ARTYFACTS: Bridget Riley: National Gallery - Painter who doesn't paint!

Saturday, January 08, 2011

Bridget Riley: National Gallery - Painter who doesn't paint!

Thought I’d see the Bridget Riley fims first before her exhibition but was shocked to find that the paintings I was about to see in the gallery weren’t painted by her at all, but by some flunkies. Sure artists have always had studio assistants, but can you claim to be the painter if you haven’t painted a single stroke on a painting?

Riley works at the edge of perception, where perception starts to fail and make mistakes. Her paintings induce perceptual errors. That’s interesting and challenges any romantic view of art being ‘truth’. Unfortunately, this is an area in which science and philosophy excel, and art stumbles around thinking it’s relevant. The recent Horizon documentary produced more stunning examples than Riley of this perceptual edge. You can push abstraction to this level, but then it falls apart as the brain’s expectations take over. That’s Riley’s point I suppose, but there’s other ways to play the perceptual game.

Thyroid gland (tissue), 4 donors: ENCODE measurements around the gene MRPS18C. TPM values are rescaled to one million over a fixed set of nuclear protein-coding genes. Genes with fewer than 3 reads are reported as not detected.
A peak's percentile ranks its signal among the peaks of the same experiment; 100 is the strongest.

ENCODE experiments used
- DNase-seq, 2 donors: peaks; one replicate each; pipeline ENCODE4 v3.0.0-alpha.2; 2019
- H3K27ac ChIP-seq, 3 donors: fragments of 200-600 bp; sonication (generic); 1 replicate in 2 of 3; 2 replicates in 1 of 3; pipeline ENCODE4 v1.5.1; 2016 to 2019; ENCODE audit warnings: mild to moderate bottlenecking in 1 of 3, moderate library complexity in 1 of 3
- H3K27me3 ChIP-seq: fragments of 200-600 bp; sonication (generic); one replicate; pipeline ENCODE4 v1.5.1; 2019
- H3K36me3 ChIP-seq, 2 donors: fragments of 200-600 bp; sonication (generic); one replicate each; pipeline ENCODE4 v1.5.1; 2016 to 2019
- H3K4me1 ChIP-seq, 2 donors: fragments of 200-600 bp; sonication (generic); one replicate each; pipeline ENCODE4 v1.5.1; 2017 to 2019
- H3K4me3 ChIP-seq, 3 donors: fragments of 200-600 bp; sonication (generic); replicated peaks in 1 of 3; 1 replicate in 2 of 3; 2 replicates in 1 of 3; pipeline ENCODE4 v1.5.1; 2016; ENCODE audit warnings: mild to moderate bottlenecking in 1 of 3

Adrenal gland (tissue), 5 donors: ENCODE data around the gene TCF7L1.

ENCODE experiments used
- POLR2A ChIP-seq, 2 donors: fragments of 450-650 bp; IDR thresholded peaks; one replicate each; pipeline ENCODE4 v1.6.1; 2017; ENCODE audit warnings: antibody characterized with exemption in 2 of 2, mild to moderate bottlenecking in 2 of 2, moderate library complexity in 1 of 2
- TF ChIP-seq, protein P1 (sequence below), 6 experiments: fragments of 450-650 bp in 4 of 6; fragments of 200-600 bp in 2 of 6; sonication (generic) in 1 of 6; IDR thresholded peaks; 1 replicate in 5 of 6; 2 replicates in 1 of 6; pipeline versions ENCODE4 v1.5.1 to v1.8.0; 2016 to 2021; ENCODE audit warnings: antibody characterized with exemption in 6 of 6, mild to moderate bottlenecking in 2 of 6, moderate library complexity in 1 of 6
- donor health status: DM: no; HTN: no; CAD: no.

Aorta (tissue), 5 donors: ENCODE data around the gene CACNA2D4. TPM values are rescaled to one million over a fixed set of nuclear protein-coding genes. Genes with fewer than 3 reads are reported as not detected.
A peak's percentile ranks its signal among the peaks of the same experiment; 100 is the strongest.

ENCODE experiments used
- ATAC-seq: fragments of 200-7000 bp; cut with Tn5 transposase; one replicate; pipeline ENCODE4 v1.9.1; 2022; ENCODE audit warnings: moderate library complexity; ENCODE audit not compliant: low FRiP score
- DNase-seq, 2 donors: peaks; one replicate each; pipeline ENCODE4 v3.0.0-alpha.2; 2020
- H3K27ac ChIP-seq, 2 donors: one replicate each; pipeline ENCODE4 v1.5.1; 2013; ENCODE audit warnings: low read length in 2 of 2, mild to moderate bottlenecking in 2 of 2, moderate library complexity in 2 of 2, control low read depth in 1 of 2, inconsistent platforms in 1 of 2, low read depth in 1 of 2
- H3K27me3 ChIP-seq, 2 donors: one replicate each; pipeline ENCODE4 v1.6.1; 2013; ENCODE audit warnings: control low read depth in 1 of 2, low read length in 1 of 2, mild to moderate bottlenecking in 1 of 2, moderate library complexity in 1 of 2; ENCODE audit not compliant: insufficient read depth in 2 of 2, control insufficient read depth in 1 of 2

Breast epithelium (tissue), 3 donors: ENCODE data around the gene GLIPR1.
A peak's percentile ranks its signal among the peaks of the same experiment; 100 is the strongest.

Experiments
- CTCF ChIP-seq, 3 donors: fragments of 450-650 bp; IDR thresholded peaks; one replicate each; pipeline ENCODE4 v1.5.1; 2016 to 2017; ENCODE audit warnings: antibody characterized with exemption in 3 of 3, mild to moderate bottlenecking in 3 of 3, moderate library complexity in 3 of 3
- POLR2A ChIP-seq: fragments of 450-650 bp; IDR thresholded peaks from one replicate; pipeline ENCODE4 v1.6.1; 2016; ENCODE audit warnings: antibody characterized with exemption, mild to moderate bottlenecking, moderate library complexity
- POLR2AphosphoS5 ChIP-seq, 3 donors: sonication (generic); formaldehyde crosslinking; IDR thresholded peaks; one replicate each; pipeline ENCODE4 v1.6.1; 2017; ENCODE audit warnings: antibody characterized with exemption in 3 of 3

To what extent this is art and not geometrical puzzles is an interesting question. I was left underwhelmed by this small collection as there’s no real aesthetic hit from the two wall paintings or the others. The circles cover a huge wall and the eye struggles to resolve the foreground and background planes, but this is a simple and old illusion. When painting is reduced to ‘painting’ alone, it’s a cold medium. Rileys are like cold salads, colourful but not really full meals. There’s a little room with two films by Riley, one on her own work, the other on colour in the history of art.

There was an interesting second film on the use of colour by Titian, Veronese, Rubens, El Greco and Poussin is excellent. I’ll never look at these artists again without being aware of the lines created by created lines of colour coding, especially in Poussin. Indeed, when we walked to the Wallace Collection later, the luminescent skin in the Rubens and famous Poussin were like different paintings, confirming the role of knowledge in the interrogation of painting. She was also perceptive on the limitations of these artists..


Blogger Donald H Taylor said...

Nice to see the under-exposed Wallace Collection getting a plug.

10:20 am  

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